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Richland County jail denied inmate medical treatment before death, lawsuit says

Alexandra Benevento

Attorney Alexandra Benevento speaks in front of a collage of photos of Lason Butler, who died at the Alvin S. Glenn Detention Center in February, at an Aug. 3 press conference.

COLUMBIA — Richland County jail staff denied an inmate medical care and left him locked in a filthy cell without running water, alleges a federal lawsuit filed Aug. 3.

Lason Butler, a 27-year-old from Orangeburg County, was found dead from acute dehydration in his cell at the Alvin S. Glenn Detention Center on Feb. 12. County Coroner Naida Rutherford ruled his death a homicide in April, saying jail staff failed to give Butler adequate foods and liquids or begin routine hydration therapy before his death. 

Bakari Sellers, an attorney representing Butler's family along with Audia Jones, said Butler came into the jail experiencing a mental health crisis. He was placed in the special housing unit, where he was put in a dirty cell with rats and no running water, according to the lawsuit.

Sellers called for this section of the jail to be closed.

"The condition of these cells is beyond horrible," Sellers said.

Another federal lawsuit filed in April alleges similar brutal conditions for inmates with mental illnesses.

The special section where these inmates stay is laden with mold, pests and standing water, according to the April lawsuit. Detainees are subject to misused restraint chairs, shower stalls used as cells and unsupervised solitary confinement.

Lason Butler cell

Attorneys Amy Willbanks (left) and Bakari Sellers (right) look at photos of Lason Butler's cell at the Alvin S. Glenn Detention Center during a press conference Aug. 3. Skylar Laird/Staff

Butler was arrested in January on charges of failing to stop for blue lights, reckless driving and driving under suspension. His bond was $1,500.

Butler was placed on suicide watch the day before he died because he was lying on the floor naked and refusing to answer questions, eat or drink, according to the lawsuit. 

He came into the jail weighing 257 pounds. By the time of his autopsy less than two weeks later, he weighed 215 pounds, according to the lawsuit.

Security video shows staff carrying Butler between cells on a stretcher and dropping him on the floor, Sellers said. 

A detention center nurse said an officer denied her access to Butler's cell when she went to check on him, the lawsuit alleges. He was not sent to the hospital because of staffing shortages at the jail.

"For something as menial as one bottle of water each day for 13 to 15 days, Lason Butler is no longer here with us," Jones said.

An inspection last September found the jail to be overcrowded and understaffed. Officers were required to work overtime, and there weren't enough toilets to meet jail standards.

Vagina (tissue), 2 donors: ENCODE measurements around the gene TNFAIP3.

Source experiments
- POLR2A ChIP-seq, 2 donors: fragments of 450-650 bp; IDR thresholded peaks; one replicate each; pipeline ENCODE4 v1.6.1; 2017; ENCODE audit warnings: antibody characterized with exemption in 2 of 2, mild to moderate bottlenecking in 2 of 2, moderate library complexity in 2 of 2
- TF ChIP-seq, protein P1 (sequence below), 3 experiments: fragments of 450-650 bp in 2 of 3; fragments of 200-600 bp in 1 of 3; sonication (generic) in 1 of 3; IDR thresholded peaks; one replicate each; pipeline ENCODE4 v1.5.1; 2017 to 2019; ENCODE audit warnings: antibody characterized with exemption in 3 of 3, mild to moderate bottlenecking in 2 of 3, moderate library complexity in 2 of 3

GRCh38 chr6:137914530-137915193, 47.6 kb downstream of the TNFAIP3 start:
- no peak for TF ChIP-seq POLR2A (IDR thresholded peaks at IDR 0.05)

To address staffing issues, Richland County froze 50 vacant positions and increased starting salaries from $32,210 to $40,000.

The conditions in which Butler died amount to unconstitutional conditions of confinement and deliberate indifference to Butler's medical needs, says the lawsuit, which was filed against Richland County and several officers at the jail, including the acting director at the time, Shane Kitchen. 

Butler's mother, Lakeshia Butler, said she tried to pay her son's bond but was told she could not because he had a hold from another misdemeanor charge.

"He was a human being. It doesn't matter about what he did," Lakeshia Butler said. "Everybody makes mistakes. That's what he made: a mistake. But he shouldn't have paid with his life."

Richland County did not respond to a request for comment.

The lawsuit is seeking the cost of damages to Lason Butler's family. It does not include a dollar amount because a jury will have to decide the cost of Butler's life, Sellers said.

"We don't know how much a Black man's life is worth," Sellers said, "but we are going to find out."

The jail has been subject to a host of other recent issues as well. 

Former long-time jail director Ronaldo Myers resigned after emails showed he was on unapproved leave during a riot at the jail last September. 

The county hired his replacement, Tyrell Cato, on July 2. At the time, the county did not know Cato had been fired from his last job in Kershaw County after asking female employees for sex and making suggestive comments about their clothing.

County Administrator Leonardo Brown has not responded to questions about whether Cato is still employed at the detention center. A woman answering the phone on Aug. 2 said he was in a meeting.

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Reach Skylar Laird at (843) 830-1526. Follow her on Twitter @sky_latte_.